Scott Miles

The Narrows, 2/141 Flinders Lane Melbourne, Oct-Nov 2007
Somehow the accompanying text to this show really enhances the work in a way exhibition texts often don’t. The Narrows gallery provides a poster with an essay or creative text for each show. Not a new invention for a gallery, but they do it well.

To accompany his exhibition Paintings, artist Scott Miles has provided an extract from a fictional letter dated 1894. Signed Michel Marker, the invented nom de plume reads like a combo of Michel Foucault and artist/filmmaker Chris Marker – both have been proponents of the ideas at play in Miles’ paintings. Historical and futuristic architectural languages are mixed in works like ‘We have reached the 21st Century’, while an imagined heterotopic “other place” or parallel universe is presented in a painting of Flinders Street Station surrounded not by city traffic but grassy knolls. Many of the oil on board works are like travel shots, but unsettled, the truth of a place or time disrupted by memory or invention.
Rosemary Forde


Blogger Jared Davis said...

As I didn’t have a chance to see the exhibition myself, I am foreign to the artworks, but the way in which the show's concept was extended in the exhibition text sounds very interesting. I find accompanying texts will often approach artworks with analytical, if not even empirical means of evaluating the work's inherent concepts, which may at times be slightly more abstract, or open for interpretation. It is quite an appealing thought that perhaps the best way to explain and enhance some artworks could be through the presentation of other (in this case written) artworks.

7:18 AM  
Blogger Unknown said...

Yeah I don't really know how often those sort of didactic texts are actually useful to the experience of an exhibition. But in this case of the artist as writer we definitely get something else, which engages and suggests without feeling an obligation to 'explain'.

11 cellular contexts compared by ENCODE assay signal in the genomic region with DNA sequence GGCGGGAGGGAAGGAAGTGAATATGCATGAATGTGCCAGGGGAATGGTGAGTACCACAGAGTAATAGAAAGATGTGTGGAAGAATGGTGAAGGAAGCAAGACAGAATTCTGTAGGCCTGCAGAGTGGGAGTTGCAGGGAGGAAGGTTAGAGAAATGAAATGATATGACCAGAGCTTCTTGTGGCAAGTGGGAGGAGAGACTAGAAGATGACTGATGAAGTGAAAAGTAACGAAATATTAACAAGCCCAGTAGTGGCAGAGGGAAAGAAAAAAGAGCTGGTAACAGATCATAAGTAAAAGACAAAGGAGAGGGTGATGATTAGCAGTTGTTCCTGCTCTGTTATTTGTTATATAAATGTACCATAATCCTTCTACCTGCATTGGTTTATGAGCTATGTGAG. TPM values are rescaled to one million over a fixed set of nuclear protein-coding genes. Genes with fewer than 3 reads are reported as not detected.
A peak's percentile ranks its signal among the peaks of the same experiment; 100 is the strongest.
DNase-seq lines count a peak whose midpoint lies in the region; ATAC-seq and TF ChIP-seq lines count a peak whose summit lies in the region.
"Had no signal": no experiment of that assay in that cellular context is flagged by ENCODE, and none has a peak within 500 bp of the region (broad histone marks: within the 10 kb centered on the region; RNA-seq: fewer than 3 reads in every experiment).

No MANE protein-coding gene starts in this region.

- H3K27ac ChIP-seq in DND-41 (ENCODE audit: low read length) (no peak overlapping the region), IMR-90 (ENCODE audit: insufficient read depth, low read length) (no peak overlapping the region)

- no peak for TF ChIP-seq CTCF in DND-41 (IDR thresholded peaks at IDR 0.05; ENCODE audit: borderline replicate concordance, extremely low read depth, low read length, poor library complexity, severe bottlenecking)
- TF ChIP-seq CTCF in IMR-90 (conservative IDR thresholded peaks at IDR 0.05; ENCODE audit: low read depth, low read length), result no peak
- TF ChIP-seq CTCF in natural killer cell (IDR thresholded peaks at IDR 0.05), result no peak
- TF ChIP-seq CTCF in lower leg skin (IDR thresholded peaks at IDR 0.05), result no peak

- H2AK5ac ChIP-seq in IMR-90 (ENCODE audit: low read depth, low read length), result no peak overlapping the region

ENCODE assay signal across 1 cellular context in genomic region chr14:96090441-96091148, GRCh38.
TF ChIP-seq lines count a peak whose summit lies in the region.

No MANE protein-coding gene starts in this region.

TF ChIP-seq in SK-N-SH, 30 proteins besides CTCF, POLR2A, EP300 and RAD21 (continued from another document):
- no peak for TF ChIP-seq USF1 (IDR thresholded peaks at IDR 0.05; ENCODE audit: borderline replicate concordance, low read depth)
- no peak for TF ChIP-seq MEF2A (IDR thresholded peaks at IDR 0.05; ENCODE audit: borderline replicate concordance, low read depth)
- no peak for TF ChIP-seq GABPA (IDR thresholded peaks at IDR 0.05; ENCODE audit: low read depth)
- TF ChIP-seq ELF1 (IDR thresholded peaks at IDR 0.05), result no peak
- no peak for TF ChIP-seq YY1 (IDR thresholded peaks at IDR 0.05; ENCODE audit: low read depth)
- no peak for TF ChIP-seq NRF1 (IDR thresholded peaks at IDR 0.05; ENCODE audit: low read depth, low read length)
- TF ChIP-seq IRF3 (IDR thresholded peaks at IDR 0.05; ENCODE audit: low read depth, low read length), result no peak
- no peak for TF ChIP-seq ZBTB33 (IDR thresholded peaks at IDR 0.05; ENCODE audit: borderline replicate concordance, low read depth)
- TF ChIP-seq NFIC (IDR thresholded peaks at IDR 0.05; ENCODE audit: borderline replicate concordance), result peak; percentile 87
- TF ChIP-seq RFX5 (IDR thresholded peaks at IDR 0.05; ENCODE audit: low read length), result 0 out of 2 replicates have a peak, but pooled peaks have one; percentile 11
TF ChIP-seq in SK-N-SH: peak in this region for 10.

I remember an art history lecturer of mine who was adamant that visual artists simply cannot write about art and shouldn't be expected to. I think Ad Reinhardt was his only exception to this rule, so obviously he hadn't really moved with the times!

3:24 AM  
Anonymous Anonymous said...

Mike Kelley, for instance, has always written interrogative and advancing texts about his own work. The whole idea about what art should and shouldnt do obliges us to a society and culture that is pretty hard to believe in anyway. Our society has been making a war on representing what is actually happening for a long time now. People receive big rewards for obfuscating and making things seem more resloved than what they are.
We are all probably consuming and producing more than we mean to anyway, and its good to find some ways to represent this.

7:19 AM  
Anonymous Anonymous said...

i get really depressed when i think about most art writing in australia..it leaves me fairly uninspired. where did all the good writers go? I dont want an essay - id rather a voice, an opinion, a reading or understanding. The text Lizzie Newman had at her show for Neon Parc still resonates in my head, and a catalogue text Noel McKenna wrote for a show he did in NZ. Both these are by artists..
what weirds me out about Scotts show is we painted the same brick wall - and it looks totally different.

6:04 AM  

Post a Comment

Note: Only a member of this blog may post a comment.

Subscribe to Post Comments [Atom]

<< Home